Signing Day 2014: Running back Justin Jackson has been a long time coming for Northwestern

Justin Jackson on Twitter

Glenbard North High School's Justin Jackson evades a would-be tackler. Jackson, who rushed for 3,171 yards and 38 touchdowns his senior year, is the back-to-back Gatorade Illinois Football Player of the Year.

John Paschall, Reporter
February 5, 2014 •

Glenbard North running back Justin Jackson committed to Northwestern before coach Pat Fitzgerald or any of his staff knew.

Jackson was in the car with his father on the way to visit Iowa in late April when they engaged in a conversation about how Jackson wanted some good looking gear from whatever college he went to.

“Once I commit to Northwestern,” Jackson told his dad in the car, “you got to buy me a whole bunch of gear.”

He paused and looked at his dad.

“I realized I said Northwestern,” Jackson said, “and we were on our way to Iowa so it was pretty weird. I guess that was a Freudian slip there.”

Freudian slip or not, his fate was sealed no matter where that car was driving on that April day. Jackson knew he was Evanston bound and that on National Signing Day, his journey would stop at Northwestern.

More than football

As an NU recruit, you know you’re in good shape if your GPA is higher than your 40-yard dash time. For Jackson, his GPA (5.0) blows his 40 time (4.45) out of the stadium.

Education has always been a big part of Jackson’s life thanks to his parents, his father is an engineer and his stepmother is a forensic scientist. But the senior wants more than to just do well in school – he wants perfection.

“One of my goals throughout high school was to keep a 5.0 GPA,” he said. “Accomplishing that gets me just as excited as accomplishing the other things I do in football.”

Finding the right college, not just on the football field but in the classroom as well, came to the forefront his junior year. By then, he also noticed all the recruiting attention he was receiving from coaches so he knew the opportunity to get a scholarship to play football would go hand-in-hand with his search for a good education.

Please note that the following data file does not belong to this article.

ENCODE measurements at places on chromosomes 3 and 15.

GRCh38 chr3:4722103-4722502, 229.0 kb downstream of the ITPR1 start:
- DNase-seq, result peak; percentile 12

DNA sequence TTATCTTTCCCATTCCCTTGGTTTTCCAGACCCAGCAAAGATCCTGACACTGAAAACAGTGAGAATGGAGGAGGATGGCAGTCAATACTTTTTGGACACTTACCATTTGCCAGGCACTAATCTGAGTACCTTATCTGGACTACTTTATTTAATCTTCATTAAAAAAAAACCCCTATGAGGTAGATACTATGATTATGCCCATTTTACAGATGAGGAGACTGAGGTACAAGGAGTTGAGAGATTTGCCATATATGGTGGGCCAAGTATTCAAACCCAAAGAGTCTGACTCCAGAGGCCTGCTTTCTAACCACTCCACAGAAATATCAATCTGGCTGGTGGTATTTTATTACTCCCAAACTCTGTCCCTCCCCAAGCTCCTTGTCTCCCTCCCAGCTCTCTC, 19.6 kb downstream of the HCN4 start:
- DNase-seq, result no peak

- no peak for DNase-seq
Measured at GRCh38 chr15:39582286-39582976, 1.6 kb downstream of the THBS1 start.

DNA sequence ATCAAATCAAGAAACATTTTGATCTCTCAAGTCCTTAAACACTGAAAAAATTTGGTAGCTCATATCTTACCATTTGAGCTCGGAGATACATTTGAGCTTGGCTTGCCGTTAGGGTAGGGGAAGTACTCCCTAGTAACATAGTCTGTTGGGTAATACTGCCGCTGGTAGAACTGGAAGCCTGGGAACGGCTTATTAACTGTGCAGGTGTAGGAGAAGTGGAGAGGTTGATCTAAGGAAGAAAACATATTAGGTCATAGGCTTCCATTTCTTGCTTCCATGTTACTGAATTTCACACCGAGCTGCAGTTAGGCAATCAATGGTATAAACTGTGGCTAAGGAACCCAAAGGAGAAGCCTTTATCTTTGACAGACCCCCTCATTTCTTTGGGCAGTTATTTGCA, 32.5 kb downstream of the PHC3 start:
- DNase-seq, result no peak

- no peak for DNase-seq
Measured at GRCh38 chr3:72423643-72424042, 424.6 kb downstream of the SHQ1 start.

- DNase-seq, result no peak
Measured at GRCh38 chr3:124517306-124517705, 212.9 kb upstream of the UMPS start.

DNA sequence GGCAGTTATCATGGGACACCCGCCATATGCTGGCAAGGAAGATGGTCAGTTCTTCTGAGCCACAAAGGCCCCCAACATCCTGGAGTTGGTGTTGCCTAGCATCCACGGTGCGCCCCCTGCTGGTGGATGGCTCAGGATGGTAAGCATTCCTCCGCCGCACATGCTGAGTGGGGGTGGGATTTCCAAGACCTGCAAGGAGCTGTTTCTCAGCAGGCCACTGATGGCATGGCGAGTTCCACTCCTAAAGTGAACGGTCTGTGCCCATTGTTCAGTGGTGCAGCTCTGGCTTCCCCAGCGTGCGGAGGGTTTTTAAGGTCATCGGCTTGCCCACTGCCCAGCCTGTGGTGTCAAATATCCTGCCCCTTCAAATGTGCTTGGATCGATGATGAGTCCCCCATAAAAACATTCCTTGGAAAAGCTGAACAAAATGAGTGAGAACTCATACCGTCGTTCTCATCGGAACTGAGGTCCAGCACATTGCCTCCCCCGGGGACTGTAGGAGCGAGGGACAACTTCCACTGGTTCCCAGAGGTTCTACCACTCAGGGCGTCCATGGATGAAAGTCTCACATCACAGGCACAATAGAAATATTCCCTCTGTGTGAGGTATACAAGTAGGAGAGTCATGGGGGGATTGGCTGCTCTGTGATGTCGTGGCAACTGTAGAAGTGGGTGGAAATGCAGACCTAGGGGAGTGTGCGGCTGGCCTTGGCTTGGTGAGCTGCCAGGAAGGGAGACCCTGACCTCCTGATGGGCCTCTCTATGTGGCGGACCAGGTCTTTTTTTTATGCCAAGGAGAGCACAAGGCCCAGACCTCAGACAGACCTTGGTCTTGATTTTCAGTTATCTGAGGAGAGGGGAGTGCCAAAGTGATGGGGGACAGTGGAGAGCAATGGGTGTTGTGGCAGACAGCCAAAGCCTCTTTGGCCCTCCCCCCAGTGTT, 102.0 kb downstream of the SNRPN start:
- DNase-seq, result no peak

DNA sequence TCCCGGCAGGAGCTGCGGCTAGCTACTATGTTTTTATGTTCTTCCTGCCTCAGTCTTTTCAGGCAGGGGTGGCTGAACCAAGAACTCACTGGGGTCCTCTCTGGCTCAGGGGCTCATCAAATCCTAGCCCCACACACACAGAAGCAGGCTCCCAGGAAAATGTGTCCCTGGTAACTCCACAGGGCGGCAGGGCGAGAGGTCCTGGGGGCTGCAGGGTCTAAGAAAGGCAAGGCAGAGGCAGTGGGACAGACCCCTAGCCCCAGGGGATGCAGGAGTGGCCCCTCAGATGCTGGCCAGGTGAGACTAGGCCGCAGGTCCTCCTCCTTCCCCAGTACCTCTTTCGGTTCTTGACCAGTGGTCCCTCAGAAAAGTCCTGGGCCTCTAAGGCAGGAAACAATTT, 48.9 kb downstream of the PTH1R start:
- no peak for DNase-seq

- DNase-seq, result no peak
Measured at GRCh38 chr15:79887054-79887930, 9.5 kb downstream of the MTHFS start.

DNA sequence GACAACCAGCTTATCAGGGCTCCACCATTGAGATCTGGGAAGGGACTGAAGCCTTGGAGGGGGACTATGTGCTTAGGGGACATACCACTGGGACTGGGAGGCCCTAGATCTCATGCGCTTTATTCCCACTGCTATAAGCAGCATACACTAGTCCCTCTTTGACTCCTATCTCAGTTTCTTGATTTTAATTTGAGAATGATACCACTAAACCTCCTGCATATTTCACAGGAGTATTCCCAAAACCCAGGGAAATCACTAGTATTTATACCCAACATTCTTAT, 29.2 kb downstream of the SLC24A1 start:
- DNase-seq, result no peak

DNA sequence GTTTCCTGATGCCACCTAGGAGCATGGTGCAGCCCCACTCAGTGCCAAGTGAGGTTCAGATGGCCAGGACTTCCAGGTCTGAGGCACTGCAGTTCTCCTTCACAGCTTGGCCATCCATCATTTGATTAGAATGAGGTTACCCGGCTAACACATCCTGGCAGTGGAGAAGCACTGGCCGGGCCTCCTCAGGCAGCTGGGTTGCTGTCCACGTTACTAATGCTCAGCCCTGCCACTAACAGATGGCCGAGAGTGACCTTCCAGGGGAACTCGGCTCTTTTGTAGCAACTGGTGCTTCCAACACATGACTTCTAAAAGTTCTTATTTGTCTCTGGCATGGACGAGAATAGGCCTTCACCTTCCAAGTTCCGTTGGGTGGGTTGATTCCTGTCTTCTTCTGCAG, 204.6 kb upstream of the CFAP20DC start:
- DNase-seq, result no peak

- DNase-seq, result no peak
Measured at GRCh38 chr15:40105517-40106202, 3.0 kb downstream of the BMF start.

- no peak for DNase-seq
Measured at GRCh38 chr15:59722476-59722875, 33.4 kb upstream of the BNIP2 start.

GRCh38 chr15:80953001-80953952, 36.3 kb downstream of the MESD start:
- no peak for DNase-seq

When Glenbard North head football coach Ryan Wilkens saw Jackson his freshman year, Wilkens knew he had someone special on his hand. Jackson wasn’t an immediate impact player on the field, at least at running back, but he was already developing into a solid cornerback, and during his sophomore year, he shared carries with his brother, Phil Jackson II. But even that wasn't until the end of the year.

“I didn’t really know what I could do on my own as far as carrying a team,” he said. “Until last year.”

Jackson, a self-professed numbers guy (he wants to be either an economics or finance major), let his stats do the talking in 2012. The then-junior ran for 2,612 yards on 421 carries and scored 35 touchdowns. For the math majors at home, that’s 6.2 yards per carry and one touchdown every 12 rushes. He led his team to the Class 8A state championship game and a 12-2 record on the year. To top it off, he was named the 2012 Gatorade Illinois Football Player of the Year.

“That’s when it hit me,” he said of receiving the award. “I could really make a big impact not only in high school but in college.”

Schools came sprinting to Glenbard North to see “Superman,” as some recruiting analysts called him, take flight. But with the eyes of college football coaches from across the nation on him, what would he do for an encore performance, knowing every defender would be targeting his red cape?

“He worked a lot on the little nuances of the blocking scheme,” Wilkens said. “He matured physically, getting bigger, faster, stronger and understanding where the unblocked guys come from and making them miss.”

“I really tried to step my game up,” Jackson said “I really worked hard in the offseason just to show people I could be even better and do well under pressure.”

If anything, the pressure was on the defenses that tried to contain him.